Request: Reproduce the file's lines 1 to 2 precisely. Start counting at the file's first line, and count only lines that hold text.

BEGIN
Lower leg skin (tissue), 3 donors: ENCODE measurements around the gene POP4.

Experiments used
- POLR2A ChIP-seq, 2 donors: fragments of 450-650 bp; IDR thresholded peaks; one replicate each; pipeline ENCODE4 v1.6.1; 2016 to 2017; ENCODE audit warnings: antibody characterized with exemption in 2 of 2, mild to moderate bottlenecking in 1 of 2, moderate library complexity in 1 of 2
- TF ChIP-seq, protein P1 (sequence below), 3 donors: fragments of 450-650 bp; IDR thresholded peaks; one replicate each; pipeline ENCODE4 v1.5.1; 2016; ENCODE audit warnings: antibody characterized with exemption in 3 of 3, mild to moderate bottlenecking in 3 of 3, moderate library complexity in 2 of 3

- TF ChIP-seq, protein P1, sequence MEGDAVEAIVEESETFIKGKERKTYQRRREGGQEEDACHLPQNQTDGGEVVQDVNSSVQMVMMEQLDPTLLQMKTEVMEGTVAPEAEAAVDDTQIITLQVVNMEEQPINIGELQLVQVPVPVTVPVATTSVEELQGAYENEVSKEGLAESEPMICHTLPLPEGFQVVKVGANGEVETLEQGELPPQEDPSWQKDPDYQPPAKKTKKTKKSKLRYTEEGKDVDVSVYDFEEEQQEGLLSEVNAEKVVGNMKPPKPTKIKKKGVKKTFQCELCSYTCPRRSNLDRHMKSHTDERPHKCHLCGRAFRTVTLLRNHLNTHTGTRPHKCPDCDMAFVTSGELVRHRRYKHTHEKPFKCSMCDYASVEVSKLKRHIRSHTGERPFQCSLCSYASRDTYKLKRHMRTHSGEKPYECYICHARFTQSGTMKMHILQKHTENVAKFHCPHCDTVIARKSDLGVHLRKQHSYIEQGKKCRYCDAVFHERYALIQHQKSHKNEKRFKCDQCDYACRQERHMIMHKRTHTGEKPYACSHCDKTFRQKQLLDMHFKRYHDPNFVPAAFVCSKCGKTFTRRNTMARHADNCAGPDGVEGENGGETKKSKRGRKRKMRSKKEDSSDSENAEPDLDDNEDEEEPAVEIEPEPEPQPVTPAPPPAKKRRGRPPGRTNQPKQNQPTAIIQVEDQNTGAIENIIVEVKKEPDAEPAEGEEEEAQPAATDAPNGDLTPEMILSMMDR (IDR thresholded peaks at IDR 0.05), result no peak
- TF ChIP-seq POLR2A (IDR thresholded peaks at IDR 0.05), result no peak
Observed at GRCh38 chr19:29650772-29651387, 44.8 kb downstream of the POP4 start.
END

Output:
Lower leg skin (tissue), 3 donors: ENCODE measurements around the gene POP4.

Experiments used